Solution Selling Essentials: Helping Prospects Admit Pain

Parts of this post adapted from the Solution Selling Fieldbook (2005, McGraw-Hill, ISBN 978-0071456074 by Eades, Touchstone, and Sullivan).

Selling a solution to someone that doesn’t think they have a problem is extremely difficult. In fact, it is virtually impossible. Until the potential buyer admits that they need to change in some way, they will remain happy with the status quo, and simply carry on as they always have.

Getting customers to admit that they have a business issue that needs to be addressed – or a potential missed opportunity if they fail to act – is the first major step towards a successful sale. How do top performing salespeople help buyers recognize their critical business issues – their pains – and begin the process of trying to solve them?

If you have stimulated the curiosity of a potential customer with a business development prompter, and then shared a suitable reference story (sharing pain to get pain), you can expect prospects to respond in one of five ways:

  1. “I’m having that same problem.”
  2. “I’m having a different problem.”
  3. “I don’t have that problem,” but the prospect is friendly and talkative.
  4. “I don’t have that problem”, and the prospect is NOT friendly and talkative.
  5. “I have that same problem, and we’re already working on it.”

If the prospect gives you one of the first two responses, congratulations! They have admitted pain (or admitted a different pain than the one you thought they might have), and are ready to move forward towards a potential solution. If you get the first response, you obviously did your homework and postulated correctly about their business challenge. If you get the second response, you were not exactly on target but still demonstrated some situational fluency (understanding of the customer’s situation) and therefore, earned some credibility, so the prospect is willing to steer you towards the right issue.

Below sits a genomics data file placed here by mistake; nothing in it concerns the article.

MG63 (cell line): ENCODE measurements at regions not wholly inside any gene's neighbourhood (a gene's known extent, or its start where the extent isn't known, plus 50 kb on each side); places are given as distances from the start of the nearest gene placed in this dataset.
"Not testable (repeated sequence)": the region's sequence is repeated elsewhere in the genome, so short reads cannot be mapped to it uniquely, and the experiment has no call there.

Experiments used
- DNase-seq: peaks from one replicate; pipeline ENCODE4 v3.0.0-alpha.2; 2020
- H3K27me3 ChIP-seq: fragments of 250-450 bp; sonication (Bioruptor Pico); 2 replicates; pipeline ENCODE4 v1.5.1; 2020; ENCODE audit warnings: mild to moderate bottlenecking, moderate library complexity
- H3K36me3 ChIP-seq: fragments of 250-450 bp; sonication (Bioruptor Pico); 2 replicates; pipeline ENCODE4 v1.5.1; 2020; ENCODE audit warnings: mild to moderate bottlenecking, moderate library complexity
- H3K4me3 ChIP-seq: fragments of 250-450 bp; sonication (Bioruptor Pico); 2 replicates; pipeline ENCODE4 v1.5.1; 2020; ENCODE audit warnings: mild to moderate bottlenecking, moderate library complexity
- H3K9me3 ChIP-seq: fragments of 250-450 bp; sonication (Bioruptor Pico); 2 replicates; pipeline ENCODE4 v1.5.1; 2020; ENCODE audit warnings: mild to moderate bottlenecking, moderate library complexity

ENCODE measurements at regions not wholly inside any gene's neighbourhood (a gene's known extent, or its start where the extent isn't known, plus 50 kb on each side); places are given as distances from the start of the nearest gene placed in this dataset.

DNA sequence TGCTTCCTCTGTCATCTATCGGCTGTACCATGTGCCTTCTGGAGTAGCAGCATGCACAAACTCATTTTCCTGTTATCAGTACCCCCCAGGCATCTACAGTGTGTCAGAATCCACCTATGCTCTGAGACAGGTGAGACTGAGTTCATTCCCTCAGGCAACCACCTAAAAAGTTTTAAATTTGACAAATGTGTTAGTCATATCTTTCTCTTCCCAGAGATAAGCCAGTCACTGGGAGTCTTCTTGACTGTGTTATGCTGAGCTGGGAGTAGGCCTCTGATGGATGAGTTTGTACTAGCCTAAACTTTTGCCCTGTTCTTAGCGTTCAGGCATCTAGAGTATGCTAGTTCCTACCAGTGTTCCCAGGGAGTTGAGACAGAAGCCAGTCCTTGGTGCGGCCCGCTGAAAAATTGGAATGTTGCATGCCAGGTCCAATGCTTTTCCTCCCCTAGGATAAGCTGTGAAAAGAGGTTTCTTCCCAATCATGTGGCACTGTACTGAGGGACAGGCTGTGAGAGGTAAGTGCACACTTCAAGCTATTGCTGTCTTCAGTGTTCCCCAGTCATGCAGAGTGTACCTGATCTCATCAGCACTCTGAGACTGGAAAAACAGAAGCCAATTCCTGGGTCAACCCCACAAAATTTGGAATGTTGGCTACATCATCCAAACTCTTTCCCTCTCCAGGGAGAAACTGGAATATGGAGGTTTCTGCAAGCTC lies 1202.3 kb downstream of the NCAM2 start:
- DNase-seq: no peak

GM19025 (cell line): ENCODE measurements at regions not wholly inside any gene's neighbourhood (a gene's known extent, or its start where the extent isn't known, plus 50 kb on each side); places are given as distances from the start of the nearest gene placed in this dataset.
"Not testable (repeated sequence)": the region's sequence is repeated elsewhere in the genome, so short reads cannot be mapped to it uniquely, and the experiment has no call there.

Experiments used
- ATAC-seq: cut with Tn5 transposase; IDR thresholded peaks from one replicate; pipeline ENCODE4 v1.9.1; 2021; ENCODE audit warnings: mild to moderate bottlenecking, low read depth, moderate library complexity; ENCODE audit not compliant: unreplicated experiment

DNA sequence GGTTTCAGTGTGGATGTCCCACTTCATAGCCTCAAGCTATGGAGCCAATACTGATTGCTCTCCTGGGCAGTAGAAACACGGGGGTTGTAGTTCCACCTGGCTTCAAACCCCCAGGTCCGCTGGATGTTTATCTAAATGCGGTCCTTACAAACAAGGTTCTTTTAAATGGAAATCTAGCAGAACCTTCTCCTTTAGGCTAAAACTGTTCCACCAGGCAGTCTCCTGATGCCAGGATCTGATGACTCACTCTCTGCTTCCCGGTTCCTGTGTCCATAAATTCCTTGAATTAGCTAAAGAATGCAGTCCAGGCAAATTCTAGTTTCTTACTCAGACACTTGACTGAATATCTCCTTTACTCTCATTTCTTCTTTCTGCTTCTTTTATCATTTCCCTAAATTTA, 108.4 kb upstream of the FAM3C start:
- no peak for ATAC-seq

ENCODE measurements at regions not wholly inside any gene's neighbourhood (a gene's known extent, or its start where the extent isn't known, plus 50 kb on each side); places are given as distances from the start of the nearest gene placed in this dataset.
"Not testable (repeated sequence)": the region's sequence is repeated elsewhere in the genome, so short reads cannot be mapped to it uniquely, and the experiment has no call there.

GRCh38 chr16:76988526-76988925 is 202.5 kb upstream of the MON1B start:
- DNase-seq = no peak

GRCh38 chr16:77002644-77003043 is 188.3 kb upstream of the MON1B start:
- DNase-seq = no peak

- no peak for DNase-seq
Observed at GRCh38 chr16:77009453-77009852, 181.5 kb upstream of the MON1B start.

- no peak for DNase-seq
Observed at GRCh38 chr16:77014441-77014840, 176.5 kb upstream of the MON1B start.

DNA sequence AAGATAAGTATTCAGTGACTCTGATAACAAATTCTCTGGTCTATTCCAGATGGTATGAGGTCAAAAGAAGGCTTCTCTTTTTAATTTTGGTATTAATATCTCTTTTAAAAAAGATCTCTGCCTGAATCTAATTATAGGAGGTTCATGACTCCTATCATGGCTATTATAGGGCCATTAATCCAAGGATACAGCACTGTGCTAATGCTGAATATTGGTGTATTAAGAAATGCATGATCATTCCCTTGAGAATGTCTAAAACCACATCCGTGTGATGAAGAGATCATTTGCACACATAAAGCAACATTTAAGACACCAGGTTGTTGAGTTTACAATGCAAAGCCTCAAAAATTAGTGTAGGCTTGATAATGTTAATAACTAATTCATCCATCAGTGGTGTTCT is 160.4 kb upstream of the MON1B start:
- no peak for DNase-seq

If you get the third response (no pain admitted, but the prospect is friendly and talkative) then you need to focus the conversation on a potential pain that you can address. The best way to do this is to ask situation questions to help direct the conversation towards the most relevant pain. Situation questions are open – they allow prospects to answer freely, and invite further conversation and exploration. Some examples of situation questions are:

The fourth response (no pain admitted, and the prospect doesn’t want to share any more information) is certainly the most challenging. Basically, the prospect is saying, “Stop bothering me, and go away!” Try to empathize with the prospect, and make it easier for them to respond by offering up some potential pains to which the prospect may relate. A menu of pain approach may prove useful. An example of a menu of pain question is: “The top three difficulties we are hearing from VPs of Sales like you are: (1) missing revenue targets, (2) increasing cost of sales, and (3) inability to accurately forecast sales revenue: “How many of these issues, if any, are impacting you today?” If, after asking menu of pain questions, your prospect still does not admit pain, then it’s probably best to politely disengage.

If you hear the fifth response (agreement with the pain, and they’re already working on it) warning alarms should go off in your head, telling you that this is an active opportunity and the customer already has a vision of a potential solution. In other words, you are late entering into this opportunity! In this case, you should first participate in your prospect’s vision by asking what they are doing to solve their problem. Then, you can determine if you can re-engineer their vision with additional capabilities – those that favor your solution.  (We’ll cover vision re-engineering dialogues in more detail in a future post.)

Good luck and good selling!

How You Sell Is the Last Advantage